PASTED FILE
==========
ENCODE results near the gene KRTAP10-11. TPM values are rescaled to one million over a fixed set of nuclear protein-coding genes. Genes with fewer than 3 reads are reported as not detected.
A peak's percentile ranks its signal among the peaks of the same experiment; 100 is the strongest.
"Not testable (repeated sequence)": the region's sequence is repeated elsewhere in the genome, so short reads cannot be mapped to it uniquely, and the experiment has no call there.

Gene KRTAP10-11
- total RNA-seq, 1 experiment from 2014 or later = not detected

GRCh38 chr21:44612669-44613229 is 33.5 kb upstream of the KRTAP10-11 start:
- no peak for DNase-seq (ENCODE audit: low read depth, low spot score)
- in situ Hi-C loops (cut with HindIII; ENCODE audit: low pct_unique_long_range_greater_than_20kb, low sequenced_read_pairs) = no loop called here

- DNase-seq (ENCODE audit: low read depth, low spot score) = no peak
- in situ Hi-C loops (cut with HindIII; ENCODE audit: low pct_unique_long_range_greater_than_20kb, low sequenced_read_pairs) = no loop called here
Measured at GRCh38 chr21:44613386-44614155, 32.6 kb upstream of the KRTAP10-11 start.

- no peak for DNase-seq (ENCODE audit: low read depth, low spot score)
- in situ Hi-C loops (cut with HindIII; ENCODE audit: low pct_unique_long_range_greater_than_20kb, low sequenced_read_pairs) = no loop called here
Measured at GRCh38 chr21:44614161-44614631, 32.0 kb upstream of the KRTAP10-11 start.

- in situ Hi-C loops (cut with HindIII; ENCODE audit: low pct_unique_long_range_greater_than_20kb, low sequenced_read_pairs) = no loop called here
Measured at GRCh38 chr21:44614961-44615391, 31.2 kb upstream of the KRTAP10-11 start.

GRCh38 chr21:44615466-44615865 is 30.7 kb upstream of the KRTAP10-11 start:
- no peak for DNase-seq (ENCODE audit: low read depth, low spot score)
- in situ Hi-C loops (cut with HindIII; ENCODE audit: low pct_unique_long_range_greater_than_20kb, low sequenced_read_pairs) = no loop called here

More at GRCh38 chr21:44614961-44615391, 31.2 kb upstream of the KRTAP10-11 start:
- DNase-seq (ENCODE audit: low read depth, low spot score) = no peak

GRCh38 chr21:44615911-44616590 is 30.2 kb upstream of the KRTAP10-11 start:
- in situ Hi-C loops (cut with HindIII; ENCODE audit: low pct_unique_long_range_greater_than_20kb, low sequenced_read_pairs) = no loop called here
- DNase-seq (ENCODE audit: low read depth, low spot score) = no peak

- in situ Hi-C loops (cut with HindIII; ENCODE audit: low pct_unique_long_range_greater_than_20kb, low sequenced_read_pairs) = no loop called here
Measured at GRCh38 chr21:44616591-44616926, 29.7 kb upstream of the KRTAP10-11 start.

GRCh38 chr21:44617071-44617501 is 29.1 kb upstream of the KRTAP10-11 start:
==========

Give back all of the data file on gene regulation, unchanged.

ENCODE results near the gene KRTAP10-11. TPM values are rescaled to one million over a fixed set of nuclear protein-coding genes. Genes with fewer than 3 reads are reported as not detected.
A peak's percentile ranks its signal among the peaks of the same experiment; 100 is the strongest.
"Not testable (repeated sequence)": the region's sequence is repeated elsewhere in the genome, so short reads cannot be mapped to it uniquely, and the experiment has no call there.

Gene KRTAP10-11
- total RNA-seq, 1 experiment from 2014 or later = not detected

GRCh38 chr21:44612669-44613229 is 33.5 kb upstream of the KRTAP10-11 start:
- no peak for DNase-seq (ENCODE audit: low read depth, low spot score)
- in situ Hi-C loops (cut with HindIII; ENCODE audit: low pct_unique_long_range_greater_than_20kb, low sequenced_read_pairs) = no loop called here

- DNase-seq (ENCODE audit: low read depth, low spot score) = no peak
- in situ Hi-C loops (cut with HindIII; ENCODE audit: low pct_unique_long_range_greater_than_20kb, low sequenced_read_pairs) = no loop called here
Measured at GRCh38 chr21:44613386-44614155, 32.6 kb upstream of the KRTAP10-11 start.

- no peak for DNase-seq (ENCODE audit: low read depth, low spot score)
- in situ Hi-C loops (cut with HindIII; ENCODE audit: low pct_unique_long_range_greater_than_20kb, low sequenced_read_pairs) = no loop called here
Measured at GRCh38 chr21:44614161-44614631, 32.0 kb upstream of the KRTAP10-11 start.

- in situ Hi-C loops (cut with HindIII; ENCODE audit: low pct_unique_long_range_greater_than_20kb, low sequenced_read_pairs) = no loop called here
Measured at GRCh38 chr21:44614961-44615391, 31.2 kb upstream of the KRTAP10-11 start.

GRCh38 chr21:44615466-44615865 is 30.7 kb upstream of the KRTAP10-11 start:
- no peak for DNase-seq (ENCODE audit: low read depth, low spot score)
- in situ Hi-C loops (cut with HindIII; ENCODE audit: low pct_unique_long_range_greater_than_20kb, low sequenced_read_pairs) = no loop called here

More at GRCh38 chr21:44614961-44615391, 31.2 kb upstream of the KRTAP10-11 start:
- DNase-seq (ENCODE audit: low read depth, low spot score) = no peak

GRCh38 chr21:44615911-44616590 is 30.2 kb upstream of the KRTAP10-11 start:
- in situ Hi-C loops (cut with HindIII; ENCODE audit: low pct_unique_long_range_greater_than_20kb, low sequenced_read_pairs) = no loop called here
- DNase-seq (ENCODE audit: low read depth, low spot score) = no peak

- in situ Hi-C loops (cut with HindIII; ENCODE audit: low pct_unique_long_range_greater_than_20kb, low sequenced_read_pairs) = no loop called here
Measured at GRCh38 chr21:44616591-44616926, 29.7 kb upstream of the KRTAP10-11 start.

GRCh38 chr21:44617071-44617501 is 29.1 kb upstream of the KRTAP10-11 start: